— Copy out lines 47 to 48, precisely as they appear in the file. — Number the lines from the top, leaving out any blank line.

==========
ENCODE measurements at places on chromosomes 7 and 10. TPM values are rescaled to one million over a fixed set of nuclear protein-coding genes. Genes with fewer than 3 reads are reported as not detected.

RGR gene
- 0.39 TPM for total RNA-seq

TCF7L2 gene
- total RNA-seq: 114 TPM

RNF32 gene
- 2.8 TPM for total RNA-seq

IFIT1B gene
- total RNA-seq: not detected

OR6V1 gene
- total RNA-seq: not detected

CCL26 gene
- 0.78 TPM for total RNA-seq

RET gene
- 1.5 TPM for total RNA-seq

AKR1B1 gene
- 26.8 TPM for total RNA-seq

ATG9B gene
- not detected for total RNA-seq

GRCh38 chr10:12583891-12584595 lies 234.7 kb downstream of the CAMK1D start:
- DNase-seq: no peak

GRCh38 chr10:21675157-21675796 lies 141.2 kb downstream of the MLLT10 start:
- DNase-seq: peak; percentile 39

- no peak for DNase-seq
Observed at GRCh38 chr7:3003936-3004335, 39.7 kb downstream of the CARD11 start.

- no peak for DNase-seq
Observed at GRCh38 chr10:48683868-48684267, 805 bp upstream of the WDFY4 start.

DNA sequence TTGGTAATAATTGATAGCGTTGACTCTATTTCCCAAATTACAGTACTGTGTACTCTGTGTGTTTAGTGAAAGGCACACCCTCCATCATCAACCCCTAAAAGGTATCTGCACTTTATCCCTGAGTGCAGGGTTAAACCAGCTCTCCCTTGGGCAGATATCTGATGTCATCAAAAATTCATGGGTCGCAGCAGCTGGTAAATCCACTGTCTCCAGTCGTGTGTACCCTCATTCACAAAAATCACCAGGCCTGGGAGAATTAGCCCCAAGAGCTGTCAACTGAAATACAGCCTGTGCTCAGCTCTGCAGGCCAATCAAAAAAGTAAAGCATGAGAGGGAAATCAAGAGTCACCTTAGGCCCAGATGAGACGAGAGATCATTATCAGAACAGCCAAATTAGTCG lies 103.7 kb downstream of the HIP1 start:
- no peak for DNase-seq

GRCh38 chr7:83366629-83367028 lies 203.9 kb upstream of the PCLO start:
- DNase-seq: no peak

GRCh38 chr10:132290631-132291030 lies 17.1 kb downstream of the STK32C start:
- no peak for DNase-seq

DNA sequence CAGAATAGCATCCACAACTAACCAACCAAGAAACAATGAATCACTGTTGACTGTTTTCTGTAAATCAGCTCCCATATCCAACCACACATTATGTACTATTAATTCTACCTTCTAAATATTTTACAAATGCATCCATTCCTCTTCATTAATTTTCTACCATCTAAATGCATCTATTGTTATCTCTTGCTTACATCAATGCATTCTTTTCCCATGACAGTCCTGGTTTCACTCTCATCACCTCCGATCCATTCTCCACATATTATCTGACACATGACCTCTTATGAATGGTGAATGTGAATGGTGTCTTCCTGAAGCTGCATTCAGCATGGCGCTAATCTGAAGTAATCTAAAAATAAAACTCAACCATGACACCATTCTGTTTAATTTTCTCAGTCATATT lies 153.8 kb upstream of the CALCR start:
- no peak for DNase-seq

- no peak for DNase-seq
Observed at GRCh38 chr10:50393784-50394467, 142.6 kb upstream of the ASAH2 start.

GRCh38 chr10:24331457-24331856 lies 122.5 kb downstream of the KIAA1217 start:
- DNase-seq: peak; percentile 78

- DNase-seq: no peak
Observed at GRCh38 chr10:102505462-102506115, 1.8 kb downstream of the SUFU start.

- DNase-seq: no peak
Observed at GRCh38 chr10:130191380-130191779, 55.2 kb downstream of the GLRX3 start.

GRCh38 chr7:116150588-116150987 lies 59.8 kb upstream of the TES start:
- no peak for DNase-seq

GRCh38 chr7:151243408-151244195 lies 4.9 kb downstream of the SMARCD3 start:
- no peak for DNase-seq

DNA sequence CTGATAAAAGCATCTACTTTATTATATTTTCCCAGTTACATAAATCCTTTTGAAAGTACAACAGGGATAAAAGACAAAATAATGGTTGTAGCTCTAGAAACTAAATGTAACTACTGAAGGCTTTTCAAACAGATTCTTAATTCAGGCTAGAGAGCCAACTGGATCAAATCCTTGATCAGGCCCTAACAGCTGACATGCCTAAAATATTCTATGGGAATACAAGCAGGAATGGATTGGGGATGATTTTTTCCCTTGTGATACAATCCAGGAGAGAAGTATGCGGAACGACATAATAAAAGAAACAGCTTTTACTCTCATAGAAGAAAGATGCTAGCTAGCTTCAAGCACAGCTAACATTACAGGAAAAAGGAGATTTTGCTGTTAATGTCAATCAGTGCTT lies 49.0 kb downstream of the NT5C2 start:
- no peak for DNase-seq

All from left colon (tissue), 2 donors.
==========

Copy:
- no peak for DNase-seq

DNA sequence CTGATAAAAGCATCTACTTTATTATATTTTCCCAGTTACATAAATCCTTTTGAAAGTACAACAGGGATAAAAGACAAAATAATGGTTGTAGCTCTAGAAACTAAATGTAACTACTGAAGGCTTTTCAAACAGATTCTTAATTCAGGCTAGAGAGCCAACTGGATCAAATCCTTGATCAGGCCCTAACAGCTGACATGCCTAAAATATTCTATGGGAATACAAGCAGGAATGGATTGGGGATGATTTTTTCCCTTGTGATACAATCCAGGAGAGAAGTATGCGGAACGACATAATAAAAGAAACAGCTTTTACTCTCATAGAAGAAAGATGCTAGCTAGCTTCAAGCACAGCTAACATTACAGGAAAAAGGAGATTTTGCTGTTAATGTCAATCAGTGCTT lies 49.0 kb downstream of the NT5C2 start: